“Already, before the shootin’, whites was split between them that saw for Jason an’ them that saw for Chuck. It was like the girl was the prize that never really mattered but them whites was still fightin’ over it. After the slayin’s, the split in them whites was as deep an’ wide as the Grand Canyon in Arizona. Them whites in the south end, they sided with the dead gas-station attendant’s family. To them Jason was a good boy who’d been unlucky enough to fall in love with another boy’s sweetheart, an’ they saw only the demon in Chuck. White folks at the other end, the north, the rich ones with the big houses, they was all with the realtor. They saw only Chuck the small boy who gotten sent to the Nam to fight for his country an’ came back missin’ half a leg. Wouldn’t have happened, they said, if the gas-station attendant hadn’t stole the girl from him, an’ they blamed Jason’s family. ‘Should’ve controlled the dog’ as they called him! An’ his family, they blamed Mary-Lou’s folks for encouragin’ her to lead him on. So one war led to another.”
“The whites of the north would drive in their posh Lincolns an’ their Plymouths all the way to the next town to fill up with gas. Kept on doin’ that even when they’d forgotten why. The kids from the south end never sat with the kids from the north end in school, an’ in church the two lots of whites, they kinda separated like oil from water.”
“Until the visitor came. Now that was aroun’ the time of the relocation of them South Vietnamese who’d fled from the Cong that’d made monkeys of our troops. An’ they came with their families, an’ spoke no English, so they kinda stuck together. So the visitor, he found a goddamn town split into four like a Thanksgivin’ turkey.”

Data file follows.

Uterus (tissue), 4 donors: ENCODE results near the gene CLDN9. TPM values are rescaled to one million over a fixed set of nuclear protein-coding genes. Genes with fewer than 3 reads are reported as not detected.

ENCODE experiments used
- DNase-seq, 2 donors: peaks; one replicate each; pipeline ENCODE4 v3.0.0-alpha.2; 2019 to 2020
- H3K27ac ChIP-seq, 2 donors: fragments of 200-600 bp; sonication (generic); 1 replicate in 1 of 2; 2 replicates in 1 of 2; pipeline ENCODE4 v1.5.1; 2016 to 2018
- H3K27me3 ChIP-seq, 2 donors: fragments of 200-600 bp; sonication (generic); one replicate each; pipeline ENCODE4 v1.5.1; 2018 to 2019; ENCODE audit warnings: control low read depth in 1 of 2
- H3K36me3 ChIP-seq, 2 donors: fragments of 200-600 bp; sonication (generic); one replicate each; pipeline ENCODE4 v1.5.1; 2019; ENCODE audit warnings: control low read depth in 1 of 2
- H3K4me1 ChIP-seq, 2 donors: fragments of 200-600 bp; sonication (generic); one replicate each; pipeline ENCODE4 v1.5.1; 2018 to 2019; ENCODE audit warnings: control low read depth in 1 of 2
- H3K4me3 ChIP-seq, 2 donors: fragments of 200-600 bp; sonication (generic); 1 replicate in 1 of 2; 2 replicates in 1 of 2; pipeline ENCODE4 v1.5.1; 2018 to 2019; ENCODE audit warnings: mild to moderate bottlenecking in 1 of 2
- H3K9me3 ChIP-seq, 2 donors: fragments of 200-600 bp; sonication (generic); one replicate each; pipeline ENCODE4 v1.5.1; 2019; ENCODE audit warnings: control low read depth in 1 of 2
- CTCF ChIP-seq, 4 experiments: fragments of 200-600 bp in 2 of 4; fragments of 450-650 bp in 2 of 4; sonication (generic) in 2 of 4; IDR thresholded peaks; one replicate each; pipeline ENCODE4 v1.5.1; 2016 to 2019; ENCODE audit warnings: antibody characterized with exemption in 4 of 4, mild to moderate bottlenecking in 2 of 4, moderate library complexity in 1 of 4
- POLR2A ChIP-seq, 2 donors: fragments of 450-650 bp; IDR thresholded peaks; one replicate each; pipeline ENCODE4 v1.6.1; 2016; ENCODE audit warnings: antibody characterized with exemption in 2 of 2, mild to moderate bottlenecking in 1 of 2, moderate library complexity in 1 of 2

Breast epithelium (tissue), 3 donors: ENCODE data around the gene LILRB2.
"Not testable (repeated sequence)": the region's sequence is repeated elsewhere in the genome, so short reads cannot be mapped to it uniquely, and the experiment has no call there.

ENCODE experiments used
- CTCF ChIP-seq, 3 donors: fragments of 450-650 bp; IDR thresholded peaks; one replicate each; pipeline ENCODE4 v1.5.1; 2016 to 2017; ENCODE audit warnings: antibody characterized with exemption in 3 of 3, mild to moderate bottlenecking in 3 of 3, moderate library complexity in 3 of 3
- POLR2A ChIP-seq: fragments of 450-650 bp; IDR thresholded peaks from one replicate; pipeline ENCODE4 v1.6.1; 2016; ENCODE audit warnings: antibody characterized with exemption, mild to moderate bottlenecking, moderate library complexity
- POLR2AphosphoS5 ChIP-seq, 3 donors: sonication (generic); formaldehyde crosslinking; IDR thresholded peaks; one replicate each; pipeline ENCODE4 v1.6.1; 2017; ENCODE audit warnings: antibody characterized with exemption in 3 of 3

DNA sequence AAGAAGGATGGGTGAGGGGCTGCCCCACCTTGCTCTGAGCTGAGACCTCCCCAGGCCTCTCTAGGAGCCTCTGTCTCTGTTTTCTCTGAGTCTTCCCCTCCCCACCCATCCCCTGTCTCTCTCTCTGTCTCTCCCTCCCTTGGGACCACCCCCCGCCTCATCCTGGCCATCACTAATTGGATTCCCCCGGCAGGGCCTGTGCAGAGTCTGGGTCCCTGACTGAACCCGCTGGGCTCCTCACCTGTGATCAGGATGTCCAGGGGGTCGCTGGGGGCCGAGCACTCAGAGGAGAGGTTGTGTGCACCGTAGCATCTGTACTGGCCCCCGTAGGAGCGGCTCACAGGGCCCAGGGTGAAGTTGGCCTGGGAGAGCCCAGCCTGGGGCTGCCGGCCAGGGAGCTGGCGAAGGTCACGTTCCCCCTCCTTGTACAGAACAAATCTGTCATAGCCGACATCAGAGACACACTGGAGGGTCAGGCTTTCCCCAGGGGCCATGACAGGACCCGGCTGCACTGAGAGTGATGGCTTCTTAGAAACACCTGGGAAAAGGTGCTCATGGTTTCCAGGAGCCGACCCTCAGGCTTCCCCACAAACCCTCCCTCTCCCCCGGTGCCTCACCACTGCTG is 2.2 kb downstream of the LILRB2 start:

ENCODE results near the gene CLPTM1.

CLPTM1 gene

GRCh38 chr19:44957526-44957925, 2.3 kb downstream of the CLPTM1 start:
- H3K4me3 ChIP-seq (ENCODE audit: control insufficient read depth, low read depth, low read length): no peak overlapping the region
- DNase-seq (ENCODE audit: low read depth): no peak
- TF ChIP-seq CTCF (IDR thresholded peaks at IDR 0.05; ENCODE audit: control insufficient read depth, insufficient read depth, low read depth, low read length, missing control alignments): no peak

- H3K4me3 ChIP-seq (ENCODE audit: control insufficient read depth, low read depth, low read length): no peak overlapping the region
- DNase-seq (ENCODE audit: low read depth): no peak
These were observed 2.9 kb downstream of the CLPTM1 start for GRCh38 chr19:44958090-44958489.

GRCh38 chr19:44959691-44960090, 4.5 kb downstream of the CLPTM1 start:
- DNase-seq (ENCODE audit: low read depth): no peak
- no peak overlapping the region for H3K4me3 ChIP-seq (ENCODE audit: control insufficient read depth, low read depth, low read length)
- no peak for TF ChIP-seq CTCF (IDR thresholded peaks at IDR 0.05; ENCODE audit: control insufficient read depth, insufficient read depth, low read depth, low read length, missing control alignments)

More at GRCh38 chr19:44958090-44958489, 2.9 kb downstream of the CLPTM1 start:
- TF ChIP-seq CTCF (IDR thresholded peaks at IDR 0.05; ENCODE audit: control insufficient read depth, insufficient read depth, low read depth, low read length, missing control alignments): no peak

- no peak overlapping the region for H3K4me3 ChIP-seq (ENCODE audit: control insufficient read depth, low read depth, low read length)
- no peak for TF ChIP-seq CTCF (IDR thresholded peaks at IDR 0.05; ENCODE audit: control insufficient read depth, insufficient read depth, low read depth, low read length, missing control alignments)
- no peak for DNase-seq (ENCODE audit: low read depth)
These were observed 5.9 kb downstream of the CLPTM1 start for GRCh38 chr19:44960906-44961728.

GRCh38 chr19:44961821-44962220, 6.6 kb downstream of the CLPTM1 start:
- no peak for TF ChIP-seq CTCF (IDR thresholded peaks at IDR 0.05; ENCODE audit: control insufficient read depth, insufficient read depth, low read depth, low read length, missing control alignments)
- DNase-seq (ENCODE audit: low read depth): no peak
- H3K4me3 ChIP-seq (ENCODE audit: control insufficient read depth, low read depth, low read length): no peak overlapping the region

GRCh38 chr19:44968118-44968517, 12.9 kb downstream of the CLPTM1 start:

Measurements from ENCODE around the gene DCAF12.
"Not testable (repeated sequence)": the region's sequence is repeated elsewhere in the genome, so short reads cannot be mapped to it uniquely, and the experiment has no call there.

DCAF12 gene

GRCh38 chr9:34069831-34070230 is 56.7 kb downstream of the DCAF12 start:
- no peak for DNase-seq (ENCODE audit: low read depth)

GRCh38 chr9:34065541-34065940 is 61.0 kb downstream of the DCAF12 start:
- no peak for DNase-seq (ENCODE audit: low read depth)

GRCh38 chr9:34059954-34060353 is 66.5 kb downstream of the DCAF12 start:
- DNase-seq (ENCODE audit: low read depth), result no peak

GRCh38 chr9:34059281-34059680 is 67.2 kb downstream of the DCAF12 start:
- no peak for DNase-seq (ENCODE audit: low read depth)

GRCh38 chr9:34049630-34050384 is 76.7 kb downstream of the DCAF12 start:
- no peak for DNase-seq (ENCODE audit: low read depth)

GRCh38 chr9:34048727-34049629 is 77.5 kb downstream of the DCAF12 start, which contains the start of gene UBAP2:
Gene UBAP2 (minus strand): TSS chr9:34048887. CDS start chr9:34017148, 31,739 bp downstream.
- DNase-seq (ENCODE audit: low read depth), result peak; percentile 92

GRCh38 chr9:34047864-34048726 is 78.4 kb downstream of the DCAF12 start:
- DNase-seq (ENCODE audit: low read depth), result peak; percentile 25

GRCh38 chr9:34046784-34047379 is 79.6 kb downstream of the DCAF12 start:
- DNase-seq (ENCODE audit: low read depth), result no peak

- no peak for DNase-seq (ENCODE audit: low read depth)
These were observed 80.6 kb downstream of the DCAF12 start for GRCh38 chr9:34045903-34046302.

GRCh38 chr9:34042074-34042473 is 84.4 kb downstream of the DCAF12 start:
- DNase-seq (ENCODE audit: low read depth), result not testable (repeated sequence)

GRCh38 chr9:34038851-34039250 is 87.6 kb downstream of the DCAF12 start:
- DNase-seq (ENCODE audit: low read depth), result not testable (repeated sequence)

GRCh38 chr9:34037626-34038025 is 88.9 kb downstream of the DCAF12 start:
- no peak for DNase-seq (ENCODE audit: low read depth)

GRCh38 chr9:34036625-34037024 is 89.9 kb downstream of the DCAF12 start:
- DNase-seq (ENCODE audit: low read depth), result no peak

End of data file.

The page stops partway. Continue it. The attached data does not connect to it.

“He wasn’t much to look at that guy whose name no-one knew. Kinda shabby. But he spoke to people. Gentle voice, too. Spoke to anyone an’ everyone, an’ our four way split it meant nothin’ to him. They said the look in his eyes seemed to say, ‘hey, I sure would like to listen to ya, hear what ya have to say’, an’ people kinda like folks that listen, shabby or not. He listened to darned near everyone in our little town, but the funny thing was, never once did he ask them to listen to him. Folks only told him things … never asked him. That’s how no-one ever knew his name.”
“After he came, things began to change. Blacks spoke to whites, an’ whites from the north spoke to whites from the south, an’ Vietnamese, when they learned English, they spoke to darn near everyone. White doctors an’ lawyers, they showed up at the gas-station, an’ boys from the north would even hang out with girls from the south.”
“An’ another thing happened. Money came available at the public library for kids’ activities. Activities that helped to bring all four communities together, an’ soon the children here played as one. There were dances, too, an’ no one asked who sponsored these, but whites from the north end was dancing an’ laughin’ with whites from the south end.”
“An’ so our town she gotten her soul back. For a time, the war, Mary-Lou an’ the whole goddamn sadness of the slayin’s, was all forgotten.”